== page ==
Writing a book that gets published is no easy task. Writing a successful one in a language that isn’t your mother tongue is even more difficult.
CGTN’s Mark Niu met one author who managed it and asked about her secret.
She travels the world inspiring children to write.
“How many of you have finished a story?” she asked this group of youngsters. Some raise their hands.
These students in Dubai just spent a week learning from Chinese-American author Ying Chang Compestine.
“I’m so glad to hear that you’re thinking about structure,” she tells them.
Ying’s book, Revolution Is Not a Dinner Party, based on her own life as a young girl growing up during the Cultural Revolution, has won more than 30 international awards.
And now she’s just launched a new book, The Chinese Emperor’s New Clothes, a re-telling of the Hans Christian Anderson Fairy tale set in ancient China.
“The book took me 13 years to write,” she said. “And, like I said in many other books, I really miss China. A lot of my books are inspired by my homesickness. Whenever I think about my childhood, I’m inspired to write a story. When I was a little girl growing up during the Chinese cultural revolution, I read The Emperor’s New Clothes, and even though some of the pages were missing, I thought it was the best book I had ever read.”
Now Ying’s stories are moving beyond the page. Revolution Is Not a Dinner Party is being turned into a film, co-produced by Dutch and Canadian studios.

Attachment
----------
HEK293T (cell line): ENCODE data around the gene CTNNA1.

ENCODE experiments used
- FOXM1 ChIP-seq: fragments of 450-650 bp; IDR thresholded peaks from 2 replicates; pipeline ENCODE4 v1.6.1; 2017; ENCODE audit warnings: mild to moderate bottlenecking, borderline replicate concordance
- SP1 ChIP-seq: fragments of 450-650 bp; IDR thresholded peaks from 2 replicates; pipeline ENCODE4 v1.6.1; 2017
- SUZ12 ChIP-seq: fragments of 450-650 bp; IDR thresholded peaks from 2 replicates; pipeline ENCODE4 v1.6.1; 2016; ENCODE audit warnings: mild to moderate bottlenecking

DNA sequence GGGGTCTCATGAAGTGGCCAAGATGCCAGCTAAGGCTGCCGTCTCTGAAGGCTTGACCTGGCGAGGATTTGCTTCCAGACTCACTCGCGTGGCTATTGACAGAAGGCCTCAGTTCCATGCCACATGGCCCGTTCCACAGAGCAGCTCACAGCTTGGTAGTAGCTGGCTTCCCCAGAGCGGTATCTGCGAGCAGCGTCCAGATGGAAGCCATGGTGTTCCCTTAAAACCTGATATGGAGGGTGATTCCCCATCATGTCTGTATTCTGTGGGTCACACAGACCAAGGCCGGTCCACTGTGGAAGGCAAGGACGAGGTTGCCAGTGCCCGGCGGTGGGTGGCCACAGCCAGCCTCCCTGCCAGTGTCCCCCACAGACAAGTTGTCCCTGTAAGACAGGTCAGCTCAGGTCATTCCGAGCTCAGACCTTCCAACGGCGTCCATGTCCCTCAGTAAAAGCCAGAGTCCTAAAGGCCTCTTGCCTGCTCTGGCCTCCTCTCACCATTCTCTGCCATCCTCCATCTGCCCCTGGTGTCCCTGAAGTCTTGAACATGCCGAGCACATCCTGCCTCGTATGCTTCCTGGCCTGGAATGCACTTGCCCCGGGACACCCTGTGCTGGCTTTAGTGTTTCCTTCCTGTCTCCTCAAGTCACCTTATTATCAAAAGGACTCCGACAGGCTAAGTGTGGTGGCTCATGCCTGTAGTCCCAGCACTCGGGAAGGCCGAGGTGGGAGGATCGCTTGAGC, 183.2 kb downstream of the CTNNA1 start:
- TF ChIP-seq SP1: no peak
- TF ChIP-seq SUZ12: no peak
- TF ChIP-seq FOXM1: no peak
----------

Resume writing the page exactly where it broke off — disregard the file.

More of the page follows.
Another book, Secrets of the Terra-Cotta Soldier, has been optioned by a Hollywood producer to become an animated TV series. She co-authored that book with her son Vinson, who was only in high school at the time.
“We had a contract that he would work three to five hours a day with me,” she said. “Recently, he told me that it really taught him a life lesson, that behind every success comes a lot of hard work and discipline. When I look back I wouldn’t do it again but I’m glad we did it.”
Ying has so far written fifteen books, primarily for children and young adults. But there’s another genre in which she’s written five more books. That subject is cooking.
“When I was making dumplings with my son when he was three years-old, I looked at him and thought, if I was a ghost what would I like to be in my dumpling,” she said. “I’d love to eat a chubby boy, so that’s what inspired me to write “Boy Dumplings.”
Colorful ingredients have a way of morphing into material for Ying’s stories, which often include recipes at the end of the book, but she says the life of a writer can be lonesome. Ying prefers to stay active and write in her head, so that when she finally does sit down before the screen, she just can’t wait to tell her story.